The idea of backyard chicken farming recently came about when my mother asked for my advice on how to construct a chicken house.
At first, I was sceptical about her starting chicken rearing after retirement. Even though she used to be a professional nurse, she was always interested in rural community development projects.
Although traditional ways of keeping chicken have been shown to be ineffective for the production of eggs and poultry meat of high quality and quantity, some rural farmers, especially women, still make a decent living out of it. Thus, this time, I encourage her (my mother) to establish a better and more modern production system of chicken rearing than the usual traditional backyard farming.
These new production systems are characterised by modern housing, feeding techniques and health management.
I still have fond memories from my childhood of catching the free-roaming chicken, my brothers killing them and we (girls) unplugging the feathers, cleaning and cooking them. It frustratingly took long to cook that hard chicken meat but when the final product was on the plate, it was always yummy and worth the effort.
Truth be told, it still tastes better than the packets of chicken we buy from the shops that are often water-soaked. But let’s face it, at least I no longer have to do the unplugging of feathers myself.
Back to the topic of chicken rearing. There are quite a lot of challenges pertaining to backyard chicken rearing. Things like basic animal welfare; allowing animals plenty of movement and keeping them under conditions that correspond to their natural habitats. Normally, free-roaming chicken scavenge around the farmyards or in small permanent huts. These chicken’s eat whatever they catch, from dishwashing offal water, worms, termites and even animal faeces. They are always on the lookout for anything to eat, even in dry sand. We have, many a times, seen them digging in cow dung for anything to eat.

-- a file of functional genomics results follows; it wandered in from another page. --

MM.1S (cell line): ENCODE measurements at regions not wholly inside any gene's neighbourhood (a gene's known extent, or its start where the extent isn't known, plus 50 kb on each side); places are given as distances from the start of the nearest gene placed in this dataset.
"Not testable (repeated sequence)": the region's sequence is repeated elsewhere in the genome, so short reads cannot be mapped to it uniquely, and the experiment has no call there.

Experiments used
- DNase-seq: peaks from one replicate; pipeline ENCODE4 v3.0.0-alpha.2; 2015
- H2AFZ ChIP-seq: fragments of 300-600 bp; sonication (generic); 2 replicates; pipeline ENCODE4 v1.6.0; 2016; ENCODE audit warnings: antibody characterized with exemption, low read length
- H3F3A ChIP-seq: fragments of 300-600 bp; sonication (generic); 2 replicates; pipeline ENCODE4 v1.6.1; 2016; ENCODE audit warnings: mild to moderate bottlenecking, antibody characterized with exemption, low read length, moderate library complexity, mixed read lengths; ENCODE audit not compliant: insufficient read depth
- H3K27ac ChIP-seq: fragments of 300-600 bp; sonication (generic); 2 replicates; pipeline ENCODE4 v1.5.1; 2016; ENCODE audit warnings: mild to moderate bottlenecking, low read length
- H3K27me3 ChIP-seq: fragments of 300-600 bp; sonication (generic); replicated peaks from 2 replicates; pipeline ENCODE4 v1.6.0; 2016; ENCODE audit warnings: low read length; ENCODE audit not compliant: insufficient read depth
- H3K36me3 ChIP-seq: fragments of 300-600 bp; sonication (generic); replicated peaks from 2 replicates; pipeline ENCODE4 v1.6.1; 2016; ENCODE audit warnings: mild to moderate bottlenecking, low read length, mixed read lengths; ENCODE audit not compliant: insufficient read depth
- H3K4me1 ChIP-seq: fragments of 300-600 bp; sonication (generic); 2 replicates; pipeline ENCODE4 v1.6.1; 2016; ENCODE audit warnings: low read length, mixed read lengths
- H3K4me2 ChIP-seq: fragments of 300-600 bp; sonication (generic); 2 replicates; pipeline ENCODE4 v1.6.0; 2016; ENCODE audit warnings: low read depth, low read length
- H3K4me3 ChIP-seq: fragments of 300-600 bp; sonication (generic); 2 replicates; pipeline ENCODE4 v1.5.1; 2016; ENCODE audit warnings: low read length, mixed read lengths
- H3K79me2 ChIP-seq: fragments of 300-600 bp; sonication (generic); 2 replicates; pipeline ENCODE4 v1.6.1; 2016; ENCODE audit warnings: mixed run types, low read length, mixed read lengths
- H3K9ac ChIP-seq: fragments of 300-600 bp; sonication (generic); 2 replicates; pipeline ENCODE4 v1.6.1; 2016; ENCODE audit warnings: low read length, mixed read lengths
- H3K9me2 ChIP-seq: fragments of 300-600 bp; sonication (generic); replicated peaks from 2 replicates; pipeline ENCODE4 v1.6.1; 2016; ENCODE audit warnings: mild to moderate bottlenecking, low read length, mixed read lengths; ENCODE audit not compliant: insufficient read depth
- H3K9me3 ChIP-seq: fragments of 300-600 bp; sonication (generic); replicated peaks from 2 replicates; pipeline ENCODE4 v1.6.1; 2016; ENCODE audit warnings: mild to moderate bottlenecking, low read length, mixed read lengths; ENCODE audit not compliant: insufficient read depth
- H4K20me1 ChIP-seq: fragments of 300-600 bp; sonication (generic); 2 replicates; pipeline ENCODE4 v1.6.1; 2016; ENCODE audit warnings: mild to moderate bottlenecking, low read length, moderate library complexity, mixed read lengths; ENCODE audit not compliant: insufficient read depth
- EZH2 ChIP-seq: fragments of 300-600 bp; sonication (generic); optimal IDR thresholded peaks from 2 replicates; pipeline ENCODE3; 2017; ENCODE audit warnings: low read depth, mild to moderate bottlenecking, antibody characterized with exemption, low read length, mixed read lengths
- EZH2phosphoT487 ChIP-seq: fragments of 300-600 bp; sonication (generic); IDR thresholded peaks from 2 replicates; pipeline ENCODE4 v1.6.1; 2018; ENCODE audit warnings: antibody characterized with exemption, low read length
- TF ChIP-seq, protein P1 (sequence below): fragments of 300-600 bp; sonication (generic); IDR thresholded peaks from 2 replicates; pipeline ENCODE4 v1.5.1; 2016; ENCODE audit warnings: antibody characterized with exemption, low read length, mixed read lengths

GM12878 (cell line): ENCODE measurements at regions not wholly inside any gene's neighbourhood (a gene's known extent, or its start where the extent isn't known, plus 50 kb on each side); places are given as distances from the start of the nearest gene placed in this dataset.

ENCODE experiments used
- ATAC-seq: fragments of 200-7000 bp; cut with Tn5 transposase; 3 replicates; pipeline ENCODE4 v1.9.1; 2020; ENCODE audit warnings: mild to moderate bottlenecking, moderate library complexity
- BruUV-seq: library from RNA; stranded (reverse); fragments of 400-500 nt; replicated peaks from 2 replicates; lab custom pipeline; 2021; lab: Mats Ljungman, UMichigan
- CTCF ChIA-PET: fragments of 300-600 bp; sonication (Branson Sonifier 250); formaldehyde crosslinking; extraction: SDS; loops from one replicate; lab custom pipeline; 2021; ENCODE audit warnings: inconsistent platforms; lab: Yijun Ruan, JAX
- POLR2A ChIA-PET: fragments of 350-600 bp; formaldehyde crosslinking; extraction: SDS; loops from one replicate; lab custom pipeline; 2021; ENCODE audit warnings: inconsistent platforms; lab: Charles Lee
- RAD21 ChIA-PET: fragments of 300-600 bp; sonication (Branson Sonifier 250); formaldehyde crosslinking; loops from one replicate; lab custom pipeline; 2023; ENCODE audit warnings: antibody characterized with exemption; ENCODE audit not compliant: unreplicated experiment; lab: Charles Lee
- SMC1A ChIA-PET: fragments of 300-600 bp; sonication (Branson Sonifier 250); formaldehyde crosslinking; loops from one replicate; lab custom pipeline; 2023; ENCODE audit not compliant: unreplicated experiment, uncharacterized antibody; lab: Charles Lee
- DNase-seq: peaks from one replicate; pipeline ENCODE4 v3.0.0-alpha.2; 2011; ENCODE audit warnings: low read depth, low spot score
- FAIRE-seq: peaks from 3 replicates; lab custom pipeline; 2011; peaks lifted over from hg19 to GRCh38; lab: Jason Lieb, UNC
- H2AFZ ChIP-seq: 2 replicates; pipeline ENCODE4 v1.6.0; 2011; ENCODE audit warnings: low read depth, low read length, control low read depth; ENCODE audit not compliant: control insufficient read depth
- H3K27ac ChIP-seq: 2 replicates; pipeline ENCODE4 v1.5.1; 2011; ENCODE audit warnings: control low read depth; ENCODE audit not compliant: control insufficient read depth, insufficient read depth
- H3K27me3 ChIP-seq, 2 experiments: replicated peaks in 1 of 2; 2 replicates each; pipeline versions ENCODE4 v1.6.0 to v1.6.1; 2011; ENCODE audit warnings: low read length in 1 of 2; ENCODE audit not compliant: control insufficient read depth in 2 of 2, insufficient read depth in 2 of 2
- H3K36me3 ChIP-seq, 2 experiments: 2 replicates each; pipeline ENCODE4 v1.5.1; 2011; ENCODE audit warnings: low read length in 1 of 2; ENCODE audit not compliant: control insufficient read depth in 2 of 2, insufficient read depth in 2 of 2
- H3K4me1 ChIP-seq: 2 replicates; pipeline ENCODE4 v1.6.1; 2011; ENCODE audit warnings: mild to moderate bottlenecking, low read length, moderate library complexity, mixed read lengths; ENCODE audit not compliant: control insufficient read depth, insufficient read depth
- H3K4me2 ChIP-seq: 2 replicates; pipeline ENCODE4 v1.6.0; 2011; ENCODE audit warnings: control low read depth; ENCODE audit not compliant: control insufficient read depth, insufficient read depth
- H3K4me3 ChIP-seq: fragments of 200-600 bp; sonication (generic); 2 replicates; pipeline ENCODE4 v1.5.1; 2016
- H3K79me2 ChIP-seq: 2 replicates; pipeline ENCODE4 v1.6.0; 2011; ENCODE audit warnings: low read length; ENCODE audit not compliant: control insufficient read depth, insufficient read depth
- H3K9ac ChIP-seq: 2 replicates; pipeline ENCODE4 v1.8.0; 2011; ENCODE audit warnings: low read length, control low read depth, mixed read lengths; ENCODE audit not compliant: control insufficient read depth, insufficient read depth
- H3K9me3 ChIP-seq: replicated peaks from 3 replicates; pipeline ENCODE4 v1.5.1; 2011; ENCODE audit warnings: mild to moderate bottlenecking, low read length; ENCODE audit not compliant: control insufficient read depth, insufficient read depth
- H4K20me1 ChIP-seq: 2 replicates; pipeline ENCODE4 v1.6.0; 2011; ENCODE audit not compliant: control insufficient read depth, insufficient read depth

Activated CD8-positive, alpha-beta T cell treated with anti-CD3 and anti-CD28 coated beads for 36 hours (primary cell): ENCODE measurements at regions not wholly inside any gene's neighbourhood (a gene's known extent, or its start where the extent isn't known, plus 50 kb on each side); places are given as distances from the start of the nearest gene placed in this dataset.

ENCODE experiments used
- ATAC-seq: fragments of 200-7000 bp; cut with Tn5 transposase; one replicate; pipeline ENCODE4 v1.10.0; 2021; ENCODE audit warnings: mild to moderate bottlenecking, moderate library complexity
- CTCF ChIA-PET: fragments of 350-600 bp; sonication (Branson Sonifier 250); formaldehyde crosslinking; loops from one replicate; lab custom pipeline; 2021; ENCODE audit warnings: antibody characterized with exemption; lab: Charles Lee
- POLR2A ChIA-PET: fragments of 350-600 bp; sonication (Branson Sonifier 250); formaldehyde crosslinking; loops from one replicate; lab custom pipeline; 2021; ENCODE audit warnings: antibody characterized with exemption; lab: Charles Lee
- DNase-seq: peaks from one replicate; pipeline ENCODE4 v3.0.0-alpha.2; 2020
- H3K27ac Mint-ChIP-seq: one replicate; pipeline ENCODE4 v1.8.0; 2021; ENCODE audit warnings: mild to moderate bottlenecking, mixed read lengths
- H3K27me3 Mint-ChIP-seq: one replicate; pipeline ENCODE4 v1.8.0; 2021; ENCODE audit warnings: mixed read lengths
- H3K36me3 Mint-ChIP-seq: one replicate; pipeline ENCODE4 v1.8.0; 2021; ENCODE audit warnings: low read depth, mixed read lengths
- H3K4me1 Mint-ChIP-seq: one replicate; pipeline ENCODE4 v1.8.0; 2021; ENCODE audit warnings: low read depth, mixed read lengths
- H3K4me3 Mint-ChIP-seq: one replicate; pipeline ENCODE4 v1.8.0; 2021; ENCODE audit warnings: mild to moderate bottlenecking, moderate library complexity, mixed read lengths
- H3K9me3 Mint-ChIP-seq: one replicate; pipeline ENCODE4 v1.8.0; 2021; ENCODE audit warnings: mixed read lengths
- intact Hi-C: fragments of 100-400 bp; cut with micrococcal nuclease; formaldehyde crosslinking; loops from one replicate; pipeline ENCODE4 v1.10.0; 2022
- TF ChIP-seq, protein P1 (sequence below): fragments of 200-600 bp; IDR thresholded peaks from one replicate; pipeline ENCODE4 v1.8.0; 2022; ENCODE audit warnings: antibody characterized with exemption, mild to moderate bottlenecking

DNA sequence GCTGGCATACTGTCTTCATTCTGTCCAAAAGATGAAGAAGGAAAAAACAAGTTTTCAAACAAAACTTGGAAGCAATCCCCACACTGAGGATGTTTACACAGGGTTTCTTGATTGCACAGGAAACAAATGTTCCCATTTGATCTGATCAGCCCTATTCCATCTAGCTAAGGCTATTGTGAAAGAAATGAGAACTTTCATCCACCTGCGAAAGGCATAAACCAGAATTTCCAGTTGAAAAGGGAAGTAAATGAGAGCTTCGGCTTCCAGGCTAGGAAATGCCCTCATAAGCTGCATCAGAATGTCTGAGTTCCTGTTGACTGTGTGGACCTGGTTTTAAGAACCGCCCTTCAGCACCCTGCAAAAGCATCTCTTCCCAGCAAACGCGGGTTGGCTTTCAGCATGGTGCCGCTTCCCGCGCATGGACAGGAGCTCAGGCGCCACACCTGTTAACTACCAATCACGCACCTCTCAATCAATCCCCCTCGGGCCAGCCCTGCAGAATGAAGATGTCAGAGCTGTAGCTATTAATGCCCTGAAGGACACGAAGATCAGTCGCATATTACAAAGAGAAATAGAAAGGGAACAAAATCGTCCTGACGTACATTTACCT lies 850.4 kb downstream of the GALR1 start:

What we don’t comprehend is that these types of chicken often consume large volumes of feed but then produce far fewer eggs than expected. Most of the time, the eggs get lost; now and then, they are laid in unsafe places and are eaten by predators.
In fact, incidences of eggs and chicks predation by wild cats, dogs and [at times] snakes and jackals are quite high, especially when the chicken are not housed at night. Sometimes the eggs get stale or burnt by the sun (they say the Namibian sun can fry an egg) by the time they are collected. Thus, at the end of the day, the production cost and maintenance of backyard chicken rearing is consequently not as low as we might think.
It is very rare that veterinary care is provided to backyard chicken farmers. Thus, serious diseases and accumulation of both internal and external parasites tend to be common in these chicken rearing set-ups despite them being well adapted to the environment.
By the way, some farmers at an animal health training were recently surprised to find out that there are antibiotics and de-worming treatments specially formulated for chicken. Imagine that!
In addition, these traditional chicken rarely get supplementary feedings, leading to deficiency of essential nutrients, which is quite common.
Despite the addition of a recent Namibian-owned poultry company (which I’m very proud of and has got me consuming only local poultry products), the poultry sector in the country is still small. As a result, we still import most of our poultry needs at a great cost. Thus, there is still room for traditional backyard chicken rearing. However, if we turned it into small-holder chicken farming with a bit of modernised setups, it would definitely benefit [particularly] the village communities more, hence contributing towards Namibia becoming self-sufficient in the poultry sector.
Next week, The Village Vet will give some useful hints that local chicken farmers (and/or inspiring farmers) could follow in order to raise a profitable poultry activity, both for own consumption and commercial use. So, watch this space…